On today's market, we find a whole series of products deprived of their malignant property: coffee without caffeine, cream without fat, beer without alcohol... And the list goes on: what about virtual sex as sex without sex, the Colin Powell doctrine of warfare with no casualties (on our side, of course) as warfare without warfare, the contemporary redefinition of politics as the art of expert administration as politics without politics, up to today's tolerant liberal multiculturalism as an experience of Other deprived of its Otherness (the idealized Other who dances fascinating dances and has an ecologically sound holistic approach to reality, while features like wife beating remain out of sightÉ)? Virtual Reality simply generalizes this procedure of offering a product deprived of its substance: it provides reality itself deprived of its substance - in the same way decaffeinated coffee smells and tastes like the real coffee without being the real one, Virtual Reality is experienced as reality without being one. Is this not the attitude of today's hedonistic Last Man? Everything is permitted, you can enjoy everything, BUT deprived of its substance which makes it dangerous. Today's hedonism combines pleasure with constraint - it is no longer the old notion of the "right measure" between pleasure and constraint, but a kind of pseudo-Hegelian immediate coincidence of the opposites: action and reaction should coincide, the very thing which causes damage should already be the medicine. The ultimate example of it is arguably a "chocolate laxative," available in the US, with the paradoxical injunction "Do you have constipation? Eat more of this chocolate!", i.e., of the very thing which causes constipation. And is not a negative proof of the hegemony of this stance the fact that true unconstrained consumption (in all its main forms: drugs, free sex, smoking...) is emerging as the main danger? The fight against these dangers is one of the main investments of today's "biopolitics." Solutions are here desperately sought which would reproduce the paradox of the chocolate laxative. The main contender is "safe sex" - a term which makes one appreciative of the truth of the old saying "Is having sex with a condom not like taking a shower with a raincoat on?". The ultimate goal would be here, along the lines of decaf coffee, to invent "opium without opium": no wonder marihuana is so popular among liberals who want to legalize it - it already IS a kind of "opium without opium".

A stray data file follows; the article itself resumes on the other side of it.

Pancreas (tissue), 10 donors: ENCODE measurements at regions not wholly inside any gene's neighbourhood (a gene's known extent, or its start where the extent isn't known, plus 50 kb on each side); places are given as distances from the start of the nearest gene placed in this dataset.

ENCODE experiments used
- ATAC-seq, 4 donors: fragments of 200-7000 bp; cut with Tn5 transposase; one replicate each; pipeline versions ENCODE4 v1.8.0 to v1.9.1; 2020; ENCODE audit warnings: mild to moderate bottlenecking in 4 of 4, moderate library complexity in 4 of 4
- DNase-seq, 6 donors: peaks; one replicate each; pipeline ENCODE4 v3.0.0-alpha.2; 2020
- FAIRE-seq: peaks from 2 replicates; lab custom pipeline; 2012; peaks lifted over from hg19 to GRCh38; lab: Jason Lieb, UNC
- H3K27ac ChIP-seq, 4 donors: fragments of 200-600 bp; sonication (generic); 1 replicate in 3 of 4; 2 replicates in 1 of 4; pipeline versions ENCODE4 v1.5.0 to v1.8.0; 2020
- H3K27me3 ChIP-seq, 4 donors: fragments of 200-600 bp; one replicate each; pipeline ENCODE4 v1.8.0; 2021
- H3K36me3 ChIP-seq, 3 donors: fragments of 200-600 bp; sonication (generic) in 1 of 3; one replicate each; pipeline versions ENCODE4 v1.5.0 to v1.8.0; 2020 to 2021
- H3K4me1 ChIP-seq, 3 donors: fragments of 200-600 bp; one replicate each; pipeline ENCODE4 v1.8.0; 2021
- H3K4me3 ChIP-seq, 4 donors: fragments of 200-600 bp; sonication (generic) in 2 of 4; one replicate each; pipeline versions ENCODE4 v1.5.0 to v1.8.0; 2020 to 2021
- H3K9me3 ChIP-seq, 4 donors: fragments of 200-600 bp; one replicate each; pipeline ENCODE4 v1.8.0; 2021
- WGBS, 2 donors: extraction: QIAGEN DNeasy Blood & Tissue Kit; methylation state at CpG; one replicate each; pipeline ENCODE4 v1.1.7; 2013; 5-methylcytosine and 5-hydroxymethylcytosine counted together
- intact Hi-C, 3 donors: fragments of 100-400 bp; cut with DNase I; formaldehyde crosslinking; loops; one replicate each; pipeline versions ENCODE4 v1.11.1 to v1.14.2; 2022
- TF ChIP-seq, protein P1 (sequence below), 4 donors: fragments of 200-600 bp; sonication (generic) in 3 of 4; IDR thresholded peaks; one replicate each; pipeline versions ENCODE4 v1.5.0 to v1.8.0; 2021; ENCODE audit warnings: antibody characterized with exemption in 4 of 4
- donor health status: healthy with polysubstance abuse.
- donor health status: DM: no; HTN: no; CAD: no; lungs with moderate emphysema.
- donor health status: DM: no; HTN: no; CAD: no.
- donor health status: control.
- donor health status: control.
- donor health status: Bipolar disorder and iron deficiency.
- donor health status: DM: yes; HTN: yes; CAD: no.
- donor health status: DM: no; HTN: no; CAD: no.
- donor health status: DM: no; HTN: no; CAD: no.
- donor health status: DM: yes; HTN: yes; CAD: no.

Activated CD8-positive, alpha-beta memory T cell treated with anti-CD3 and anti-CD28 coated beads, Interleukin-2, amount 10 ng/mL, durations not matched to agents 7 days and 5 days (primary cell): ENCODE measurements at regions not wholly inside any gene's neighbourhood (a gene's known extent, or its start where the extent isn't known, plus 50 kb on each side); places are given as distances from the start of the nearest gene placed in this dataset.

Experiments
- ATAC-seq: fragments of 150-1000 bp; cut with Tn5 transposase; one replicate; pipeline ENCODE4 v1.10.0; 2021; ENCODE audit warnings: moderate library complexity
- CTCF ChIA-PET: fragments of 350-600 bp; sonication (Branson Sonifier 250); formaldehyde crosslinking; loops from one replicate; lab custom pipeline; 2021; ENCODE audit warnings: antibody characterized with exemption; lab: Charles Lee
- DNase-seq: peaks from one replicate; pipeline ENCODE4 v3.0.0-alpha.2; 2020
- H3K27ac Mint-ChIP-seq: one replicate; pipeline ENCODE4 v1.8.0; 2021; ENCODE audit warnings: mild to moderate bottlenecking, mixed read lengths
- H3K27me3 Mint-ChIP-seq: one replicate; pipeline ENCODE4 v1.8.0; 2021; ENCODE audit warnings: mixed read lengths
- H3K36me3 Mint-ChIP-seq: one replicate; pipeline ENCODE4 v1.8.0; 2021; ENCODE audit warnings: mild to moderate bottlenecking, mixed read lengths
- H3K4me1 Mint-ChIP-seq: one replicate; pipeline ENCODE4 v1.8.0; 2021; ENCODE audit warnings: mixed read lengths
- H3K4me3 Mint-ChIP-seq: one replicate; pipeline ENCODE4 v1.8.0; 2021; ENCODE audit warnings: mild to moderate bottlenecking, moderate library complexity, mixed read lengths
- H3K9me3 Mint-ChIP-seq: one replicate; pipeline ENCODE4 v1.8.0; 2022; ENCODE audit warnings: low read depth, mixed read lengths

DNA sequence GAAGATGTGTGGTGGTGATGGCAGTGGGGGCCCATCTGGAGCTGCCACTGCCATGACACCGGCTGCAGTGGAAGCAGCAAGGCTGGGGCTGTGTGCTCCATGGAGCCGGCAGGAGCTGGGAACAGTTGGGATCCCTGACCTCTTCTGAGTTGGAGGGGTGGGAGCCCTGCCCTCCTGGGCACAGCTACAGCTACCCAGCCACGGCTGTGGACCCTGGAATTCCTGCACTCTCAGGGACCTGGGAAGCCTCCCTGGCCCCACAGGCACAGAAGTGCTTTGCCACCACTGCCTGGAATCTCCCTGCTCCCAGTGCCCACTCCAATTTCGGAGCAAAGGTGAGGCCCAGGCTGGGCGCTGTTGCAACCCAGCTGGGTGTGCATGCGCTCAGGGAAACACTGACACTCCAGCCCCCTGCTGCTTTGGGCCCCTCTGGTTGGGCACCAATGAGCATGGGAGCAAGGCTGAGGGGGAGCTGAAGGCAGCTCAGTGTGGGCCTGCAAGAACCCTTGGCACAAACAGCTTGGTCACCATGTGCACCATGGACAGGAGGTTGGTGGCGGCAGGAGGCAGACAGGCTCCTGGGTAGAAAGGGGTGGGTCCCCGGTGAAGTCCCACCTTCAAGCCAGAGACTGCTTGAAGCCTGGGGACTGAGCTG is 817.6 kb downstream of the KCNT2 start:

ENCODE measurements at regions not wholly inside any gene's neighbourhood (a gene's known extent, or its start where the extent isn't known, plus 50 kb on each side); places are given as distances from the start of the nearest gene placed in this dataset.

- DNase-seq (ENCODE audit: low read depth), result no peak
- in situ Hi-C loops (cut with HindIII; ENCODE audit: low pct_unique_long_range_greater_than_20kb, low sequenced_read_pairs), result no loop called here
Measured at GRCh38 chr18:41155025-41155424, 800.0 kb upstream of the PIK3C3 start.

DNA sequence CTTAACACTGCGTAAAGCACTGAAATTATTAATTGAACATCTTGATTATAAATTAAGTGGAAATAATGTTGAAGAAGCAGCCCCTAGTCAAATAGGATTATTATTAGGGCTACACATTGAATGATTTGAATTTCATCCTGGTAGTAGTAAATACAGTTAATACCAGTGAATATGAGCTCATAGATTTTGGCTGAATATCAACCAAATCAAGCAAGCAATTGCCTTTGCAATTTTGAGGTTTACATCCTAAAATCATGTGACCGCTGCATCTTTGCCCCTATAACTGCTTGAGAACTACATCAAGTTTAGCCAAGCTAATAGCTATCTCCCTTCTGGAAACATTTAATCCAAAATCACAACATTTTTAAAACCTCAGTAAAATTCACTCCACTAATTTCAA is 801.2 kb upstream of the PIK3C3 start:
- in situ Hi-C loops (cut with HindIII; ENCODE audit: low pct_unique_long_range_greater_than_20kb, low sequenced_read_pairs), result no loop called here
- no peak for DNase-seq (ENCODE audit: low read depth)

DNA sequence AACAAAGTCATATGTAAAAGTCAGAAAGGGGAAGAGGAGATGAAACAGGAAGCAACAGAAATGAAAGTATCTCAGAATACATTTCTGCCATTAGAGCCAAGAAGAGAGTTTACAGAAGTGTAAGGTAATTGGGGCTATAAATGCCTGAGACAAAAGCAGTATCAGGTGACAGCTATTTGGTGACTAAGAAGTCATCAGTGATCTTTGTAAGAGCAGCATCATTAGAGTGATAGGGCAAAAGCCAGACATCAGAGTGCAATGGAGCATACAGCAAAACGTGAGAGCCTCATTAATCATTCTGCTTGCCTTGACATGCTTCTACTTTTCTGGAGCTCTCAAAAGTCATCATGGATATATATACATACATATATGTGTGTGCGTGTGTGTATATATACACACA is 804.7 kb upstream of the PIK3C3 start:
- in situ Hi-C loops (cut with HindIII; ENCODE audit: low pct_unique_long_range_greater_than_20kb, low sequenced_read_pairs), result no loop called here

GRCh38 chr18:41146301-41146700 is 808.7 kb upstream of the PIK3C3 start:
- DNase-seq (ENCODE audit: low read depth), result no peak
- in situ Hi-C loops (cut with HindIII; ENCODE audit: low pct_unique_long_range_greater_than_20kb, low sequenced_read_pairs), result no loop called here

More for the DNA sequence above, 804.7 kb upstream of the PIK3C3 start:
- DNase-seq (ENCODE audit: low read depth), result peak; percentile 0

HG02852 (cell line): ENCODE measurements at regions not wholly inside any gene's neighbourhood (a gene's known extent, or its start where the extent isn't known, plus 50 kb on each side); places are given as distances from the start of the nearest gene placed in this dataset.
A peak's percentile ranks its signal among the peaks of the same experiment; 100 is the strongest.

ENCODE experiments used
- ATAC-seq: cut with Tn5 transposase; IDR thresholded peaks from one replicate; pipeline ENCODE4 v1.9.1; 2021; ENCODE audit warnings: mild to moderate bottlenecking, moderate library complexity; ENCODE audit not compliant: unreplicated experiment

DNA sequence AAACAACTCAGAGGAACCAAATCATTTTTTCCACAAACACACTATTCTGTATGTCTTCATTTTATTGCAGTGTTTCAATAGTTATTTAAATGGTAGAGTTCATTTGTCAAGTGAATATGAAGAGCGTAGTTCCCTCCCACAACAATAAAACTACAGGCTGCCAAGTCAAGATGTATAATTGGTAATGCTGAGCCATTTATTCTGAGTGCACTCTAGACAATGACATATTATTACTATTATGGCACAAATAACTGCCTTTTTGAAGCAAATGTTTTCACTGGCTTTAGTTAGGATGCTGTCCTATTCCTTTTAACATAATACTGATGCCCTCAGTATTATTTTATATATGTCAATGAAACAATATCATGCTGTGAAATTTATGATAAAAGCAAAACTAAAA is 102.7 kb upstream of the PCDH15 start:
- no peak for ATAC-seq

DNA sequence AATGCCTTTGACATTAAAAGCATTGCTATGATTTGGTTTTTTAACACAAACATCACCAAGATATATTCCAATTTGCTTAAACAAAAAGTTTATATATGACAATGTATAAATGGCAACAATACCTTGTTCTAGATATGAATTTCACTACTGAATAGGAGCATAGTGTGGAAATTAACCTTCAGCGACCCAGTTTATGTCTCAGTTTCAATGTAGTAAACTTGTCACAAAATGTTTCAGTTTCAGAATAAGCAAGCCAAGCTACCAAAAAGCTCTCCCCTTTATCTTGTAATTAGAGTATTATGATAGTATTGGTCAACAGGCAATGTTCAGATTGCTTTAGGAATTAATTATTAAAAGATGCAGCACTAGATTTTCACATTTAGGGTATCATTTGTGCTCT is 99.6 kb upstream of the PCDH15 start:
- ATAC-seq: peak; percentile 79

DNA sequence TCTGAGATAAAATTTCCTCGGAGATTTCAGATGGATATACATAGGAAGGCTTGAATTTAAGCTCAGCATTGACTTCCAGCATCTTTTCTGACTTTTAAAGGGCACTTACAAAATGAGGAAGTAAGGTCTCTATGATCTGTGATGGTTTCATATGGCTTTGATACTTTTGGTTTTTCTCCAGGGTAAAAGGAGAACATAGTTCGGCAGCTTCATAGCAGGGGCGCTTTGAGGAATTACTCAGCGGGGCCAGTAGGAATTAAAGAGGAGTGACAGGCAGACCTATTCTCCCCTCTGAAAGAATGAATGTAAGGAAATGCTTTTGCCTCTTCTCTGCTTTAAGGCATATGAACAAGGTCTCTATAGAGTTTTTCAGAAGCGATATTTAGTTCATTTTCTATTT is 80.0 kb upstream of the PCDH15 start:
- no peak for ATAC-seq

These coordinates allow us to delineate succinctly what is false in the reality TV shows: the "real life" we get in them is as real as decaf coffee. In short, even if these shows are "for real," people still act in them - they simply "play themselves." The standard disclaimer in a novel ("characters in this text are a fiction, every resemblance with the real life characters is purely contingent") holds also for the participants of the reality soaps: what we see there are fictional characters, even if they play themselves for the real. The best comment on reality TV is thus the ironic version of this disclaimer recently used by a Slovene author: "All characters in the following narrative are fictional, not real - but so are the characters of most of the people I know in real life, so this disclaimer doesn't amount to muchÉ" So, back to "The Real Cancun": "NO SCRIPTS. NO ACTORS. NO RULES." turned out to mean that people played themselves, that they followed the most flat rules of social interaction, and that nothing even minimally unpredictable happened.

Slavoj Zizek, A Cup of Decaf Reality